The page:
A Disappearing Act

2002 Cabernet Sauvignon, “Mudge Hills of Gold”
Shane’s Notes

What in the heck are the Aussies doing to their wine? We’ve probably had a half dozen Aussie wines now, and they have just about all tasted very bizarre to our palates. We haven’t liked them and this one was no exception. It showed powerful aromas of dark fruit. The palate is concentrated up front with some mint underneath but then the bottom drops out. The flavors in the palate just lose focus and disappear into an astringent finish. It is most unpleasant.

Wednesday, June 21, 2006

Marriage Celebration

2001 E. Guigal Chateauneuf du Pape, $87
Sandemans’ 40 year tawny, $24.50/glass
Grahams 1994 vintage port, $21.50/glass
(restaurant prices)
Shane’s Notes

Jen and I got married on June 14th in a civil ceremony at the city hall in San Francisco. To celebrate our nuptials, we had dinner at the Sundance Steakhouse in Palo Alto.

The wine list was good but not great. Jen decided to have the Fillet Mignon while I went with a massive slab of Prime Rib. We perused the wine list searching for an affordable, food friendly red. We went with the 2001 Guigal from Chateauneuf. When I gave our order to the waiter, he drew a blank. He confessed to having trouble with French names and opened the wine list so I could point out our selection to him. He opened the wine list to the Bordeaux section. Shouldn’t a waiter at fancy restaurant know that a Chateauneuf is a Rhone?

For Rhones, we have mostly been drinking Gigondas, so I was curious to taste a Chateauneuf. This one was quite a contrast to a Gigondas. It was more refined and elegant and not as fruit forward. It was like drinking a Gigondas light. The palate showed similar Giggy flavors – violets and lavendar – just more subtle. We really enjoyed it.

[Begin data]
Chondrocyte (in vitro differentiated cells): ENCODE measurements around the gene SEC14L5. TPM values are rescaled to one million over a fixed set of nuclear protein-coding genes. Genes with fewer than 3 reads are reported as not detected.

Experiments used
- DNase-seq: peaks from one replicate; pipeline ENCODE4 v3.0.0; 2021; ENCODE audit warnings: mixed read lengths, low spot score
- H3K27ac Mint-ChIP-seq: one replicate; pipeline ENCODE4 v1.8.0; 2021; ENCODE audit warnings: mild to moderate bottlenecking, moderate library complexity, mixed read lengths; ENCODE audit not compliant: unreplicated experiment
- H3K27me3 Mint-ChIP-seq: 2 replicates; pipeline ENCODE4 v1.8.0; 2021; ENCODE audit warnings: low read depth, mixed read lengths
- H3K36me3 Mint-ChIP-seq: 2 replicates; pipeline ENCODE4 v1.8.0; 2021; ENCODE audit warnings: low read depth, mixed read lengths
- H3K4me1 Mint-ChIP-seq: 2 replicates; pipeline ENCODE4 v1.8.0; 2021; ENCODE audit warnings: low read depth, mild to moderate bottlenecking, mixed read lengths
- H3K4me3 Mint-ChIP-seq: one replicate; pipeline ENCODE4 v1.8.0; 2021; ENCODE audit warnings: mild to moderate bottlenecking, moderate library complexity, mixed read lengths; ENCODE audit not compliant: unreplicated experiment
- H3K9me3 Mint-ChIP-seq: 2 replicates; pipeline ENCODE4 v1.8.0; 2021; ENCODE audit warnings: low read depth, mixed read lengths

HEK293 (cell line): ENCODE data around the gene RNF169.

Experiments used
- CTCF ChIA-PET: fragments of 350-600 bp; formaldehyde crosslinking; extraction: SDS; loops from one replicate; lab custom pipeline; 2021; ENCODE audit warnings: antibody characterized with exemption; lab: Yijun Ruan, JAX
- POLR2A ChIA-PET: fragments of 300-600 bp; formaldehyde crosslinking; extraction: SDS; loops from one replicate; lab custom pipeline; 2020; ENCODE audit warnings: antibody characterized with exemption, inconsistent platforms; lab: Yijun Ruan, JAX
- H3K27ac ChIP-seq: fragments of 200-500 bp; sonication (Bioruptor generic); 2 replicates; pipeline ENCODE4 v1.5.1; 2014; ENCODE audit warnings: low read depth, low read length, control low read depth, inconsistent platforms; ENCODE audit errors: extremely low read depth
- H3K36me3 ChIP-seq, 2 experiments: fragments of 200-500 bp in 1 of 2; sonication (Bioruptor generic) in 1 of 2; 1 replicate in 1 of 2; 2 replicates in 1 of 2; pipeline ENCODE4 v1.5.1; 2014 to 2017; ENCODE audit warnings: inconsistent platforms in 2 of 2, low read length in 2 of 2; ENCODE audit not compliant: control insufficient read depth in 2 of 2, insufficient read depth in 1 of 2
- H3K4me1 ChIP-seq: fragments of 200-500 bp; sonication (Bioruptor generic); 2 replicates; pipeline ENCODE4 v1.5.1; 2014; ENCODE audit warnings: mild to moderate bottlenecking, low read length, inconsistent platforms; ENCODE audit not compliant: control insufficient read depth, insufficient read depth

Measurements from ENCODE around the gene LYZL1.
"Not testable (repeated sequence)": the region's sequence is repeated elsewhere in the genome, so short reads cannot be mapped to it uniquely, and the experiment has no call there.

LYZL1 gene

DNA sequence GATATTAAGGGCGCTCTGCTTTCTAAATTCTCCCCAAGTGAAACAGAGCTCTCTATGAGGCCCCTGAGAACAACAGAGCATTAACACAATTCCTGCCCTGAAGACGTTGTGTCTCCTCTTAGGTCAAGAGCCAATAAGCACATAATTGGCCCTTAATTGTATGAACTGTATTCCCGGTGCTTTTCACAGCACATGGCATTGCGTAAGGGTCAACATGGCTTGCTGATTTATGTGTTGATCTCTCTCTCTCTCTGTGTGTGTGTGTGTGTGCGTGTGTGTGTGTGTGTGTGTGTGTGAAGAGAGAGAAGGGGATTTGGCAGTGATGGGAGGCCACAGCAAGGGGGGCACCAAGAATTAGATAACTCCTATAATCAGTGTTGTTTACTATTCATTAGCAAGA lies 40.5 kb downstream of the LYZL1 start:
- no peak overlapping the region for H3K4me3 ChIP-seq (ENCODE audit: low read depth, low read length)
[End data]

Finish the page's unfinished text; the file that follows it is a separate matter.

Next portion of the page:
We splurged on our dessert wines. Jen had the Sandemans’s 40 year tawny and I had the Graham’s 1994 vintage port. I’m not a fan of tawnies, but this 40 year tawny was amazing. I always figured a 40 year tawny would suffer from too much age but I was wrong. It had a massive buttery, nutty flavor and was extremely smooth. It just might be the best tawny we’ve had.

I went with the 94 Grahams over the 85 Taylor, because I prefer relatively young wines. I like the complexity that comes with age but I’ll give up some complexity for a more vibrant palate. This one did not disappoint. It was a bit tannic and the palate had a wonderful, concentrated, brown sugar flavor. It is one of the better vintage ports I’ve drunk. For my palate, it is near its peak right now.


Hartley and Gibson’s Choice Old Solera Pedro Ximenez
Shane’s Notes

The color of this PX is lighter than the motor oil black of other PX’s we have enjoyed. The aroma is pure, burnt molasses. The palate is very rich, very creamy and a bit hot. The flavors include brown sugar, molasses, caramel, vanilla and raisins. It’s not very complex and the finish is long. It is a decent, entry level PX although some might find it cloying. I’d almost recommend dropping an ice cube into it.

Tuesday, June 20, 2006

Violets and Dark Chocolate

Duas Quintas (Ramos Pinto)
2002 Douro Table Wine
Shane’s Notes

The aroma is pungent with violets and a touch of funk. The palate is smoother and more food friendly than we expected. It shows violets and dark chocolate. We hoped it would be more concentrated, but it was still a good $10 quaffer.


2004 Sea Smoke Southing Pinot Noir
Shane’s Notes
June 20, 2006

We opened this one and decanted for 45 minutes. The massive aroma consists of perfume, vanilla, wool socks and raspberry. The palate is perfumey with a very concentrated flavor of tangy, vanilla-blueberry. It lacks complexity but we can’t overstate the massive concentration of the palate. I wasn’t sure what to make of this one. Pinots are usually light-bodied but this one bordered on medium-bodied. It was so rich that I don’t think I would have recognized it as a Pinot.